Graelyn Brashear

Graelyn Brashear began her career in journalism at New Jersey's Asbury Park Press, where she covered municipal beats for number of Jersey Shore towns, wrote features, and formed a deep attachment to newsrooms and the kind of people who fill them. She moved on to online news network Patch.com in 2010, where she served as a local editor for the small town of Barnegat. She joined C-VILLE as news editor in March of 2012, and while she remains the staff's token New Jersey apologist, she's very happy to be back in her native Charlottesville.

There was standing room only in the 650-seat auditorium at Nelson Middle School Tuesday night as residents gathered to hear county officials talk to Dominion reps about the company's proposed natural gas pipeline. Photo: Graelyn Brashear

Hundreds turn out to hear Nelson supes grill Dominion on pipeline

“Virginia is for lovers, not pipelines.” “You shall not pass.” “Humpback wails over pipelines.” The gauntlet of signage on the sidewalk outside Nelson Middle School Tuesday evening ahead of the community’s first public meeting with representatives from Dominion Resources made the sentiments of hundreds of local residents clear: They don’t want to see the company […]

Suspended: Spectra is halting its plans to build a natural gas pipeline through Virginia. The proposed route, which came close to Albemarle and would have cut through James Madison’s Montpelier, angered environmentalists and historic preservationists.

Spectra suspends pipeline proposal

Spectra Energy has suspended efforts to build a $4 billion, 427-mile natural gas pipeline through Virginia, a spokesman confirmed this week. The Houston-based company was one of three so far this year to float proposals for gas pipelines cutting through the Commonwealth. Its pipeline would transport fracked gas from Pennsylvania to North Carolina, skirting Albemarle […]

Atlantic editor Scott Stossel (left) talks during a panel on magazine writing with (left to right) journalist and short fiction author Wells Tower, VQR contributing editor Delphine Schrank, and VQR deputy editor Paul Reyes. Photo: Graelyn Brashear

Counter-programming: Talking with The Atlantic’s Scott Stossel at VQR’s writers conference

The Virginia Quarterly Review hosted its first-ever writers’ conference last week, a four-day retreat at the Boar’s Head full of workshops and public panels with a host of big names in fiction, nonfiction, and poetry, including Atlantic editor Scott Stossel, journalist and short story writer Wells Tower, Pulitzer-prize winning poet Claudia Emerson, Slate senior editor […]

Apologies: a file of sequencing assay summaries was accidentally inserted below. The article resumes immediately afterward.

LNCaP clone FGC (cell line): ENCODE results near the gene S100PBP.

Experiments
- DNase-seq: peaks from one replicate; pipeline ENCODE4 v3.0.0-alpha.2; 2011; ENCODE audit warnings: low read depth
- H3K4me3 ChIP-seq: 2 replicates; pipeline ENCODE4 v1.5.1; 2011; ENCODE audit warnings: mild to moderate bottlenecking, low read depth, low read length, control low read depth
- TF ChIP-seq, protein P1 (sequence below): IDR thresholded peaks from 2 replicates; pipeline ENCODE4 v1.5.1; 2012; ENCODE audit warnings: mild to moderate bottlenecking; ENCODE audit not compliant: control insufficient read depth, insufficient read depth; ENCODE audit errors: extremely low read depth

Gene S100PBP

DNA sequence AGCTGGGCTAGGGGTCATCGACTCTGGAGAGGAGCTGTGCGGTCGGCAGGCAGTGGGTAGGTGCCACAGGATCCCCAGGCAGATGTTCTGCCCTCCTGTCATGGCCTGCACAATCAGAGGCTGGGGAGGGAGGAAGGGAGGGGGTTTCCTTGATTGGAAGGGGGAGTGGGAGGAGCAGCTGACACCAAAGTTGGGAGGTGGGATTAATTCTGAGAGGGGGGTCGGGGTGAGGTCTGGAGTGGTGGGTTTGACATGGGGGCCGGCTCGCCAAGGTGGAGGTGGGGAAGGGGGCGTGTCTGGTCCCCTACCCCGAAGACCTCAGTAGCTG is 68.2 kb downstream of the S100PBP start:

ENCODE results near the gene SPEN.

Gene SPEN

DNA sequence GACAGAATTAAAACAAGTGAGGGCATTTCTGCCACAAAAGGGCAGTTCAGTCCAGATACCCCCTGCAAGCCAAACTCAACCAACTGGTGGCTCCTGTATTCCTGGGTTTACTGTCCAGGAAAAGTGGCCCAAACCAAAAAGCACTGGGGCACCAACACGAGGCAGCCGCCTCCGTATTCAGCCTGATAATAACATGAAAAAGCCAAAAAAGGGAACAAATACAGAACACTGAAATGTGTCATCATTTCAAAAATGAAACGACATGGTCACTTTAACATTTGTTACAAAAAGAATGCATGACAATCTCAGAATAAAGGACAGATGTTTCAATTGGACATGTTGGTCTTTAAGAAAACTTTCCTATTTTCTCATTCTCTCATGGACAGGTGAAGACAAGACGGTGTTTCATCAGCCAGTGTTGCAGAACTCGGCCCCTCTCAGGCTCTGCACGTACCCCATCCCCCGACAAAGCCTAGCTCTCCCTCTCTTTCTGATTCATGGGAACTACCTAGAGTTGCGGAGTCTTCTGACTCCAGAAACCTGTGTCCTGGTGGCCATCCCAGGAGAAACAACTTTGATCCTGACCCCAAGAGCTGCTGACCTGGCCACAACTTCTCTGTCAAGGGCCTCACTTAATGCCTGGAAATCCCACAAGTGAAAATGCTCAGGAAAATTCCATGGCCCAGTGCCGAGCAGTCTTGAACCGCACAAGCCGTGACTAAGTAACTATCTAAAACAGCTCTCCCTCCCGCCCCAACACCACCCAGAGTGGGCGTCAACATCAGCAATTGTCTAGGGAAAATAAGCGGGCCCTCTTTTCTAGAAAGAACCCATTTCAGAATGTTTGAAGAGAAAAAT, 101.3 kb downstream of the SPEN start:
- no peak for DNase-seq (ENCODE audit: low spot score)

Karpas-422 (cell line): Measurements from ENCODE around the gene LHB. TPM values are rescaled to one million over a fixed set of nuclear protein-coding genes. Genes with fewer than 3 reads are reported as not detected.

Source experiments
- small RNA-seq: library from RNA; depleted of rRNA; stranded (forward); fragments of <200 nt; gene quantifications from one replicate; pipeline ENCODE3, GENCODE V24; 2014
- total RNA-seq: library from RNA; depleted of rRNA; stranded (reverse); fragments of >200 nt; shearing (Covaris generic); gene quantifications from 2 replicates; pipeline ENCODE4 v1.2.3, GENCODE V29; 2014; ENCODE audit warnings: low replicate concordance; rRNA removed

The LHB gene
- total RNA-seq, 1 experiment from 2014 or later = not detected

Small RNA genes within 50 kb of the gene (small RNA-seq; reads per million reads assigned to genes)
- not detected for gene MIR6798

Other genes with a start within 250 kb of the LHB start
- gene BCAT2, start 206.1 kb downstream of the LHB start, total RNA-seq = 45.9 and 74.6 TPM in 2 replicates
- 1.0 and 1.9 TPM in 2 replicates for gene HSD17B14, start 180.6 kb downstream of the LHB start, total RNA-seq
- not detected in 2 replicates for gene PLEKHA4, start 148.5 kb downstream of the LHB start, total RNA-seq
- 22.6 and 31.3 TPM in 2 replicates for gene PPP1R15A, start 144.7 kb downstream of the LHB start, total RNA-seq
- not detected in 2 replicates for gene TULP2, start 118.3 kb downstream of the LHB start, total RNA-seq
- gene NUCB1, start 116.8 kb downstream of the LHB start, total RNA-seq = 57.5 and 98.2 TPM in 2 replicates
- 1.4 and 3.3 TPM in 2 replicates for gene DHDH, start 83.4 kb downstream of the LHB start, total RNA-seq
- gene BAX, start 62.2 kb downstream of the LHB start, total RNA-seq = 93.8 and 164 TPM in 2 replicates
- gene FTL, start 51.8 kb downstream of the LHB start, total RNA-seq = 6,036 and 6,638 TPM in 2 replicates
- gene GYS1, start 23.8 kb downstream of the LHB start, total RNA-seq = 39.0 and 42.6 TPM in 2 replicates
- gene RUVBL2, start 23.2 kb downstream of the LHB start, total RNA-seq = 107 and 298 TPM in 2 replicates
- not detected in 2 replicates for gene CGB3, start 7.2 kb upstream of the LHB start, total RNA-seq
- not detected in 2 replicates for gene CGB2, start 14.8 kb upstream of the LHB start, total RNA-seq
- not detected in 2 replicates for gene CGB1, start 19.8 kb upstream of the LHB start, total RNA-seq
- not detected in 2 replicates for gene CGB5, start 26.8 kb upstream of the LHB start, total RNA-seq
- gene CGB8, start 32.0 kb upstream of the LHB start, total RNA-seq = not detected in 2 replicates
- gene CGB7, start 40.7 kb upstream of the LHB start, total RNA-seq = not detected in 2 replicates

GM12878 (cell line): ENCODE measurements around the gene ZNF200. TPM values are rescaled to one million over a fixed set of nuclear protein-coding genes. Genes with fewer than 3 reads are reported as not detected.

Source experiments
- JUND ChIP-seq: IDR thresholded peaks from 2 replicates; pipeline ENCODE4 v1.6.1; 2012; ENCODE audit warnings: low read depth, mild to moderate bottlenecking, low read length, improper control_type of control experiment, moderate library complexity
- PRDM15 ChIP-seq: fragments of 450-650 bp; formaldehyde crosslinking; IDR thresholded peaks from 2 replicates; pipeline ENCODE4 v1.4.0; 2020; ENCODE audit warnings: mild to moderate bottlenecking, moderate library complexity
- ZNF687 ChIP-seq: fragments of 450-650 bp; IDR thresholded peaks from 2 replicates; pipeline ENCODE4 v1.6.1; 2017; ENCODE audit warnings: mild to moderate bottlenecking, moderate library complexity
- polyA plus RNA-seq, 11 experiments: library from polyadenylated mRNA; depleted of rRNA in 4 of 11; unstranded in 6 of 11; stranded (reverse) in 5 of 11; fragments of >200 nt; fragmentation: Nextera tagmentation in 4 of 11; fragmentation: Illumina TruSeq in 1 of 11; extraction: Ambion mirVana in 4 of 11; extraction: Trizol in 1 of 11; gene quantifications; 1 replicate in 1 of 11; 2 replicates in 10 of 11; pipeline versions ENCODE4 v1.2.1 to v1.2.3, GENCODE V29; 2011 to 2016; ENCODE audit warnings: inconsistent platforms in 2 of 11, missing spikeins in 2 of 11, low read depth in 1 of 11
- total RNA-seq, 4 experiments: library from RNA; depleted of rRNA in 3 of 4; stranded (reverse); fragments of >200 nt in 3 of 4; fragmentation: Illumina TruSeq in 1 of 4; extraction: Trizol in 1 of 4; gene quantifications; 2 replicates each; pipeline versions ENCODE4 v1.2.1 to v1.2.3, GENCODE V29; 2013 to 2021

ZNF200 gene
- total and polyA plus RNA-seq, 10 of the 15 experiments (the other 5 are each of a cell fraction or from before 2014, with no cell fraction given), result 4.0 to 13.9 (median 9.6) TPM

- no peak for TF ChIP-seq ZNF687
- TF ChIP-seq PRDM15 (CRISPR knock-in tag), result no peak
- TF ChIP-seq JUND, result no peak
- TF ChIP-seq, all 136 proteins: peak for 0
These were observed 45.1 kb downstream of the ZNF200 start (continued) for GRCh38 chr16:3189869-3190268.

The Atlantic, a mixed-use, mixed-income development from architect-developer Bill Atwood, is planned for the 400-500 block of West Main Street. Image courtesy Southern Cities Development

Mix it up: Developer-architect Bill Atwood takes aim at West Main

Waterhouse building designer Bill Atwood is taking another stab at a multi-story mixed-use development near downtown, and while he believes he’s got a plan for a project that will push West Main Street in the right direction, some are raising concerns that it could put traffic pressure on the surrounding neighborhood. The Atlantic, which will […]

Spectra Energy’s proposed pipeline route could affect both Montpelier and the Green Springs National Historic Landmark District.

Pipeline vs. preservation: Spectra route’s path through landmark sites ‘baffling,’ say stewards

Two companies are floating plans for natural gas pipelines through Central Virginia, and while community groups and conservationists are raising environmental concerns about both, it’s outcry from historic preservationists in the Piedmont that could form the earliest challenge of the Commonwealth’s new status as a gas throughway. Houston-based Spectra Energy’s proposed $4 billion, 427-mile pipeline […]

Governor Terry McAuliffe. Photo: John Robinson

Capitol chaos: What just happened in Richmond?